Nowadays, if you want a selection of news stories culled from various publications, you can use a cellphone app. But if you lived in Texas in 1870, you could pay a dime to watch Tom Hanks shuffle through a stack of newspapers and read selected articles aloud. It seems like a much better deal.
In “News of the World,” a modest, solid western directed by Paul Greengrass and based on the novel by Paulette Jiles, Hanks plays Captain Jefferson Kidd, a Civil War veteran eking out a post-bellum living as an analog news aggregator. Kidd, who fought on the Confederate side, travels from place to place, peddling a mix of diversion and information. He promises yarns that will distract his audiences from their own troubles, though his choices include reports on a meningitis outbreak, a coal mine fire and a ferry accident.
That all may count as entertainment given the grimness of the local situation. Five years after the end of the war, a state of simmering hostility persists across much of Texas. Union soldiers patrol the towns and roads, incurring resentment from a white population reluctant to rejoin the United States. Kidd stumbles on the aftermath of a lynching and hears frequent reports of violence against Indians and Mexicans. As is customary in westerns, this bloodshed is part of the film’s background rather than its overt subject. The title is a bit deceptive; the story is intimate and specific, and careful to tamp down any political implications that might make viewers uncomfortable.
Kidd is a variation on a familiar western archetype — a wandering soul who has seen and done terrible things and whose wariness around other people can’t disguise his fundamental decency. The first thing we see of the man are the battle scars on his torso, and before we’ve heard much about him we intuit that he has inflicted suffering as well as endured it. We know he’s a good guy, even if we don’t hear much about the Lost Cause he fought for — not an unusual choice in a western, but one which may have outlived its adequacy. Since this is Tom Hanks we’re talking about, kindness is the dominant note, and the drama arises less from the character’s internal ethical struggle than from the external challenges he faces in his quest to do the right thing.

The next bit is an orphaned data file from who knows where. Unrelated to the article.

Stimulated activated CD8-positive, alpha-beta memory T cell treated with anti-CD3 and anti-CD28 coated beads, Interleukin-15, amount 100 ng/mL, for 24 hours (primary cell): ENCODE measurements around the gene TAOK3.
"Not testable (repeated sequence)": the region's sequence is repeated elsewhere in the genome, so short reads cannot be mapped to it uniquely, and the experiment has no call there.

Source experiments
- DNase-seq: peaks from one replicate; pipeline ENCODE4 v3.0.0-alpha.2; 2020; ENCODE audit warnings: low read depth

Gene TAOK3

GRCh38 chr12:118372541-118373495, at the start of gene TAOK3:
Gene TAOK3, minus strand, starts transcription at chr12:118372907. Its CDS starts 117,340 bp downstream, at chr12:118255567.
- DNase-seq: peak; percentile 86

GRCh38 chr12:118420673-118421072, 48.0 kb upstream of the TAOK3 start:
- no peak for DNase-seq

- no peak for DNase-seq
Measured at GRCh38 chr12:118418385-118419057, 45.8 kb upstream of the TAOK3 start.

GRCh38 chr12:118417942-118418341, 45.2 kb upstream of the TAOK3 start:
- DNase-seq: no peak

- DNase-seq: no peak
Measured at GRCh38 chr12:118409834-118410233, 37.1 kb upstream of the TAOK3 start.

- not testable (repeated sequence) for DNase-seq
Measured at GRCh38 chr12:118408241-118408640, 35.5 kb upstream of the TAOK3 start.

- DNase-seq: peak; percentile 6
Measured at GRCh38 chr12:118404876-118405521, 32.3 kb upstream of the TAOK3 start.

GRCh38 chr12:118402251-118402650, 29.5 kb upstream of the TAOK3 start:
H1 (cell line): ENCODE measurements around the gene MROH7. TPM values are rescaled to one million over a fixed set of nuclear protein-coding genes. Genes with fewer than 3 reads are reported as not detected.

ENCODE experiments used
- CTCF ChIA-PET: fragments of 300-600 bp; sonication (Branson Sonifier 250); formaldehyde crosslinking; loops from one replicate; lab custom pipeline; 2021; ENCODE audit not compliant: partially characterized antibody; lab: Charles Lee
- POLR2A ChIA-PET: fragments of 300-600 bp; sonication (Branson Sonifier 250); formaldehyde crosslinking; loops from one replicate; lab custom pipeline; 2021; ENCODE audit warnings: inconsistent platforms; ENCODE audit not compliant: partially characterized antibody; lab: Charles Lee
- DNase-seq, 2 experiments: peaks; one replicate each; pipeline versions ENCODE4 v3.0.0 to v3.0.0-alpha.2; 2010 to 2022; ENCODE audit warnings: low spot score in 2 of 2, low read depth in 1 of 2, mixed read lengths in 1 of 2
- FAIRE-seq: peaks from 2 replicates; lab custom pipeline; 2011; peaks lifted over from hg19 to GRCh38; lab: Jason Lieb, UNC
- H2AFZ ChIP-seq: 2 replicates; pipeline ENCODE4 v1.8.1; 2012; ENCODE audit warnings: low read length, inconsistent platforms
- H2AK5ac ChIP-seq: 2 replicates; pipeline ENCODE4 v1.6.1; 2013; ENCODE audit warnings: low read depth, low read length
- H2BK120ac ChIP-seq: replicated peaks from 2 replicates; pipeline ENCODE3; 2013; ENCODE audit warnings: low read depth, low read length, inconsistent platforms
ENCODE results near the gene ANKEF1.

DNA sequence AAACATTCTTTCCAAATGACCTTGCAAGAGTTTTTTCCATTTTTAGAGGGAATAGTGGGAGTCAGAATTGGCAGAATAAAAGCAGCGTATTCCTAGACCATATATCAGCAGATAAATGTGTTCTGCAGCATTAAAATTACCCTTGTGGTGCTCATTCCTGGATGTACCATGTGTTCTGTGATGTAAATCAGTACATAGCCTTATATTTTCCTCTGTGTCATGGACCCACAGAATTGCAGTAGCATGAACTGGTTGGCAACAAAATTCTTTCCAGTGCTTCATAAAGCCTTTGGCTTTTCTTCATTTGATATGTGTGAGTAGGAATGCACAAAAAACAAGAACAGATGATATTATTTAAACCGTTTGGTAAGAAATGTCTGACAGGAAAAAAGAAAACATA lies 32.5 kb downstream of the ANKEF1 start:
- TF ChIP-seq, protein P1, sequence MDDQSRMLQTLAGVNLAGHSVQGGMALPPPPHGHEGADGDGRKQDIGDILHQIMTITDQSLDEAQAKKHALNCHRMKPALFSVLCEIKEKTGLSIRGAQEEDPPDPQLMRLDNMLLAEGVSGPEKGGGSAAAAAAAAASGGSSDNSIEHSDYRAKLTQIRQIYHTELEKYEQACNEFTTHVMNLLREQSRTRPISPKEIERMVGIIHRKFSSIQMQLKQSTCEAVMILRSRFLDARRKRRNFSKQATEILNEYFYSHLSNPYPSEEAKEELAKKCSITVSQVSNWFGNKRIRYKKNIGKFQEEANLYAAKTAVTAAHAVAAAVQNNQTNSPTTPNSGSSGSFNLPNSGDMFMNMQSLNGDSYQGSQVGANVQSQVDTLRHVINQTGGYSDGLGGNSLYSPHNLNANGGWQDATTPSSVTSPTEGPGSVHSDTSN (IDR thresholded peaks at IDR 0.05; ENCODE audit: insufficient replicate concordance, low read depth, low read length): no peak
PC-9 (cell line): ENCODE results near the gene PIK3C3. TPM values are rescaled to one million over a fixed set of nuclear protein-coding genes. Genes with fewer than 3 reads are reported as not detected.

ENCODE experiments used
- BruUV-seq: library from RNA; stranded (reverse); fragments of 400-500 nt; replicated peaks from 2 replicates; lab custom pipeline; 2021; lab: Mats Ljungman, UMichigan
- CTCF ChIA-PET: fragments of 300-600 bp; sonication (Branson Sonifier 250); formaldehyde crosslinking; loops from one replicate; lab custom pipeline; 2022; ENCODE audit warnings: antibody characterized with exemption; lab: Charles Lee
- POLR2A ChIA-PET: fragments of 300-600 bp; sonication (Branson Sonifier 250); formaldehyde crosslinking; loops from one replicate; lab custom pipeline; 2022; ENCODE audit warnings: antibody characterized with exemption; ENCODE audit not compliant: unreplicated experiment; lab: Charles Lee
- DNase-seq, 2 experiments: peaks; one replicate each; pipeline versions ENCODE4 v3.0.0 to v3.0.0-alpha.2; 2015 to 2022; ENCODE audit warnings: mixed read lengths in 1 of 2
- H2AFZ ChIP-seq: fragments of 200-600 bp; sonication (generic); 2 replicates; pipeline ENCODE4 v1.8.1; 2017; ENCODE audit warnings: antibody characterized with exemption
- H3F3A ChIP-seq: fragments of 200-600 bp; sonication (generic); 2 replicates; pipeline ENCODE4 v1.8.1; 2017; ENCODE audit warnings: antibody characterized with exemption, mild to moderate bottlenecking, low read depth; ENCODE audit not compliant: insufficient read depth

Those challenges include various bad guys, wagon trouble, rough terrain and inclement weather. All that and more assails Kidd on his journey in the company of a young girl named Johanna (Helena Zengel). The child of German farmers, Johanna was kidnapped and raised by the Kiowa tribe, and has now been orphaned twice over. After a flurry of further misfortunes, Kidd takes it upon himself to deliver the girl, who speaks no English, to an aunt and uncle in Castroville, far away in the Hill Country.
In its bones, “News of the World” is a B western, lean and linear, its spare plot ornamented with efficient set pieces. Greengrass, one of the most inventive and rigorous action directors currently working — his chapters in the Jason Bourne franchise remain unsurpassed for velocity and spatial coherence — honors the genre tradition rather than trying to reinvent it. When Kidd and Johanna are chased down by some nasty outlaws along a treacherous ridgeline, the ensuing shootout is a throwback and a master class, as tight and mean and suspenseful as something in an old Budd Boetticher movie.
Other pleasures include a fine supporting cast (Elizabeth Marvel, Ray McKinnon and Bill Camp, among others) and the rapport between Hanks and Zengel, an impressively controlled young actor who refuses every temptation of cuteness. Neither performer overdoes the sympathy that develops between Kidd and Johanna, and the film is tender without descending too far into sentimentality.
But it can also feel a bit soft and puffed up. Too much true grit has been sanded off, too many hard truths of history nodded at and turned away from. The musical score, by James Newton Howard, is obtrusively important, and contributes to a sense that the scale isn’t quite right. This isn’t a bad movie. The problem is that it’s too nice a movie, too careful and compromised, as if its makers didn’t trust the audience to handle the real news of the world.
News of the World
Rated PG-13. Discreetly handled violence. Running time: 1 hour 58 minutes. In theaters. Please consult the guidelines outlined by the Centers for Disease Control and Prevention before watching movies inside theaters.